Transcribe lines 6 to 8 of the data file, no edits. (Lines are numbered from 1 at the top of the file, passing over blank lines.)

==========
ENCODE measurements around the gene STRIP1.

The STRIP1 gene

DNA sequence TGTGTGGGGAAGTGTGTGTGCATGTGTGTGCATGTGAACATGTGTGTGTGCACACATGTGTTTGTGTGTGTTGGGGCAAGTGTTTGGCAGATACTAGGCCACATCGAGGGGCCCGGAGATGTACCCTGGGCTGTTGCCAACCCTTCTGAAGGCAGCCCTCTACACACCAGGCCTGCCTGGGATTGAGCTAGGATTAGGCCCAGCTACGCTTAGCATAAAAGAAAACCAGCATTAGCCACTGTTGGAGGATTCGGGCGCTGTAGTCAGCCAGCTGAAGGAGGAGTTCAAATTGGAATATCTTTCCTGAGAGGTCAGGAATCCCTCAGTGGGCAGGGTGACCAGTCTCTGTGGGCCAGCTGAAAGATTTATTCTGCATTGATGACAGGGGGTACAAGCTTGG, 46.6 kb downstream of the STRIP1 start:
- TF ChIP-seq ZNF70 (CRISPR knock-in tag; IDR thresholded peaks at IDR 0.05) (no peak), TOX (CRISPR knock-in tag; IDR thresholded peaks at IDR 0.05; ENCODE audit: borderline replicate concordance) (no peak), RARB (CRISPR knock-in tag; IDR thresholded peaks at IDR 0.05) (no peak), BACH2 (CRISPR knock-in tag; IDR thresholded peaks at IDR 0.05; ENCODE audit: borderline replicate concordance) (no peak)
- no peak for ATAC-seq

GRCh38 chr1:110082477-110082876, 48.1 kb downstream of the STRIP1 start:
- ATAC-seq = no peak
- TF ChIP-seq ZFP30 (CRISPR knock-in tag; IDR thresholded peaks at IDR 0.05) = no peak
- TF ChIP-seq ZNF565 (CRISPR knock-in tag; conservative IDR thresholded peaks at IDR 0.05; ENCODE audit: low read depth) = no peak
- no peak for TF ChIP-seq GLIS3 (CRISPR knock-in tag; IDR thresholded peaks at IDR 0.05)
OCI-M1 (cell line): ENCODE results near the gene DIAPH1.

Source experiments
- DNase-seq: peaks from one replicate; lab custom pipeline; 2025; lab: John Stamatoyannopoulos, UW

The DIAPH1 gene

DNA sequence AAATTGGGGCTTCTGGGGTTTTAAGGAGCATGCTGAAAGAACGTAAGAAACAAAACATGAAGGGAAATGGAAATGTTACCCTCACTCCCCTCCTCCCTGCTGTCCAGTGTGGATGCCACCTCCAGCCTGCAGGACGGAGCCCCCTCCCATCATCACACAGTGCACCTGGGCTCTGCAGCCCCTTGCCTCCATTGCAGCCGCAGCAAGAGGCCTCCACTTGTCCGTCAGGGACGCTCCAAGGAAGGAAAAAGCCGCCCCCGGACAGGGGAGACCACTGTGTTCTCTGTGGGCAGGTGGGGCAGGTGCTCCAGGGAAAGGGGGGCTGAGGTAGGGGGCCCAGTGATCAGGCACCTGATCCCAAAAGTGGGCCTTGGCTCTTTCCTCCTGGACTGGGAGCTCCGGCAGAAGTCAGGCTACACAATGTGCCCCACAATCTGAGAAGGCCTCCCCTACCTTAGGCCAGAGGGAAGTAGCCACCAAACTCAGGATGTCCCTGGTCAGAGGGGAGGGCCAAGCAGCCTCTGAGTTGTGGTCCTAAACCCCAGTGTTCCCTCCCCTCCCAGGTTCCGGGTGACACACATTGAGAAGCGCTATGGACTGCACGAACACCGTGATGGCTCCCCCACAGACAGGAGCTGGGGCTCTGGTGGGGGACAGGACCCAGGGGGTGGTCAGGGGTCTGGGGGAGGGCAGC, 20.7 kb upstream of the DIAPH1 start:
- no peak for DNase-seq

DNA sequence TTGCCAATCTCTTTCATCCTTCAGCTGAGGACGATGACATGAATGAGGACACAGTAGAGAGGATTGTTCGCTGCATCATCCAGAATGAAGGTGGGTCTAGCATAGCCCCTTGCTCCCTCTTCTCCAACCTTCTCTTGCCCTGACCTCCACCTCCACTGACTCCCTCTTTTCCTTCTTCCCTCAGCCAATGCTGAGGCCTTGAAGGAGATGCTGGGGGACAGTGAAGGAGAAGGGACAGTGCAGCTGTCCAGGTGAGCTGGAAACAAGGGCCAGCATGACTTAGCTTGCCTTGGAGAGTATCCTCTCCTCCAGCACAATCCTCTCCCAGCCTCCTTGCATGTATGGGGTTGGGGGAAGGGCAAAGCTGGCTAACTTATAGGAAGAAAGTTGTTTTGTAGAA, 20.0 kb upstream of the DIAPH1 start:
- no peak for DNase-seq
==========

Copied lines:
GRCh38 chr1:110082477-110082876, 48.1 kb downstream of the STRIP1 start:
- ATAC-seq = no peak
- TF ChIP-seq ZFP30 (CRISPR knock-in tag; IDR thresholded peaks at IDR 0.05) = no peak